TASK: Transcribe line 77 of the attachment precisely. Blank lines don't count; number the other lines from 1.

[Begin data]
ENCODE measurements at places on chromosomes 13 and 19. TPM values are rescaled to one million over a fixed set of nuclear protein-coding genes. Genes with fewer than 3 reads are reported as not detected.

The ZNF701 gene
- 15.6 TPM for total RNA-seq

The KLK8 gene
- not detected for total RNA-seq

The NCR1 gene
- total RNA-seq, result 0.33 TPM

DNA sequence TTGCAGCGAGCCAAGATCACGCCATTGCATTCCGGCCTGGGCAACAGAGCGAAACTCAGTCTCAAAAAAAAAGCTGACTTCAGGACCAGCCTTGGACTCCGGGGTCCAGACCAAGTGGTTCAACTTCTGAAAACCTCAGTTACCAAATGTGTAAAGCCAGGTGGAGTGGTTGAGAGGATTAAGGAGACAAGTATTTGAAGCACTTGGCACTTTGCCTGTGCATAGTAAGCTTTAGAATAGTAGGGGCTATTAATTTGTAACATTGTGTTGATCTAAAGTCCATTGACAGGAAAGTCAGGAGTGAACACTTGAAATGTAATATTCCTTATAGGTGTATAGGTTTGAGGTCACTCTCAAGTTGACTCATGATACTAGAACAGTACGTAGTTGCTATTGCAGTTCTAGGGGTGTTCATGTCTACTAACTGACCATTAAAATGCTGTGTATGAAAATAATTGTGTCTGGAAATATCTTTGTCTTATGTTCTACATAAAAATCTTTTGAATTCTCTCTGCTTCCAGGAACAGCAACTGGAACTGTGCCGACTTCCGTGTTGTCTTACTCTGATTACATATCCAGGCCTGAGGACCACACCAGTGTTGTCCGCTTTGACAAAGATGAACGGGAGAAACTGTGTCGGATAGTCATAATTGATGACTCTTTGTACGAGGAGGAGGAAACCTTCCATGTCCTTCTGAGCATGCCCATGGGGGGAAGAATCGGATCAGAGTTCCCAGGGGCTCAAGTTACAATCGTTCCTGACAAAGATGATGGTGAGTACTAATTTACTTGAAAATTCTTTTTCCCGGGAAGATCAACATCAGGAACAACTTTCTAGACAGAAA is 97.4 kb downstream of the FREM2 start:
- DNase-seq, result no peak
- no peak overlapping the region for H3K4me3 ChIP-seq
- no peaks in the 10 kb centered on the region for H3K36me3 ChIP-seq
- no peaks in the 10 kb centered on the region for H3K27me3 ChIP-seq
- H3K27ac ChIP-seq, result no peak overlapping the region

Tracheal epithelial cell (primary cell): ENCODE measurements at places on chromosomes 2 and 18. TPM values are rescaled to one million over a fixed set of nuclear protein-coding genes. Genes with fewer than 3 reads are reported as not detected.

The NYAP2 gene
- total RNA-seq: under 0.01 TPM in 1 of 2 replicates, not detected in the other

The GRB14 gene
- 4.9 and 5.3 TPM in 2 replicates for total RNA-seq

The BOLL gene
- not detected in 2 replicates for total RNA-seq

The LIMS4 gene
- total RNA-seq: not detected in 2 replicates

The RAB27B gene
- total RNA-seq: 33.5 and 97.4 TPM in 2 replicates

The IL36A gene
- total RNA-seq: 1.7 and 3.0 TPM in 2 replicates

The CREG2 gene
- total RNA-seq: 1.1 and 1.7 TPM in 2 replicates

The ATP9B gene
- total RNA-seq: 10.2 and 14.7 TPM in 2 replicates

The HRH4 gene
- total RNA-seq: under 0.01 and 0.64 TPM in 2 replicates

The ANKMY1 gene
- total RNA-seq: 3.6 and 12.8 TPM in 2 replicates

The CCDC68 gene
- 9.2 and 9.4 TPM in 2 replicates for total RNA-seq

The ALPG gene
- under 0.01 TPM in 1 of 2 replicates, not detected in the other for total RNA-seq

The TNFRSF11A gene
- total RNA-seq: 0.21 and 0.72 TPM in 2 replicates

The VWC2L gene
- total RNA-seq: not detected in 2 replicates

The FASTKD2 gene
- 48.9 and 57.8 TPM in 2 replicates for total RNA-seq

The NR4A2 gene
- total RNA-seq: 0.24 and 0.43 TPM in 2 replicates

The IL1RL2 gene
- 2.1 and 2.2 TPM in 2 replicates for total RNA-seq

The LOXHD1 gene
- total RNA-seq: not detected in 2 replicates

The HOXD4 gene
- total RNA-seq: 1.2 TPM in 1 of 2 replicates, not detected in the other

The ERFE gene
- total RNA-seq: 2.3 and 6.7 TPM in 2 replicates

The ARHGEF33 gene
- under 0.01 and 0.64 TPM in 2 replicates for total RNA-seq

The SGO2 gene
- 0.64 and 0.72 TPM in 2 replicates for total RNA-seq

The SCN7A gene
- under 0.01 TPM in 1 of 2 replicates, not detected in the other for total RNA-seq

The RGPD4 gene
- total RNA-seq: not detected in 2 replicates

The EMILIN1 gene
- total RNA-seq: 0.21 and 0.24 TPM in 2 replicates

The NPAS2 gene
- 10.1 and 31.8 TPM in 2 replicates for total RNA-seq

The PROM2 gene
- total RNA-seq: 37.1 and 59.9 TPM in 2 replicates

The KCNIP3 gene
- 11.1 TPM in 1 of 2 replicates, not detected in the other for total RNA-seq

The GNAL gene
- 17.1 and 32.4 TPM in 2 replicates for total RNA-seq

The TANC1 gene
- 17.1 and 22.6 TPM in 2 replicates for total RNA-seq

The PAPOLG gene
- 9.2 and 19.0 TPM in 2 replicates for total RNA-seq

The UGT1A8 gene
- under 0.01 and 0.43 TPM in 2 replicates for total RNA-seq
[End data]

The UGT1A8 gene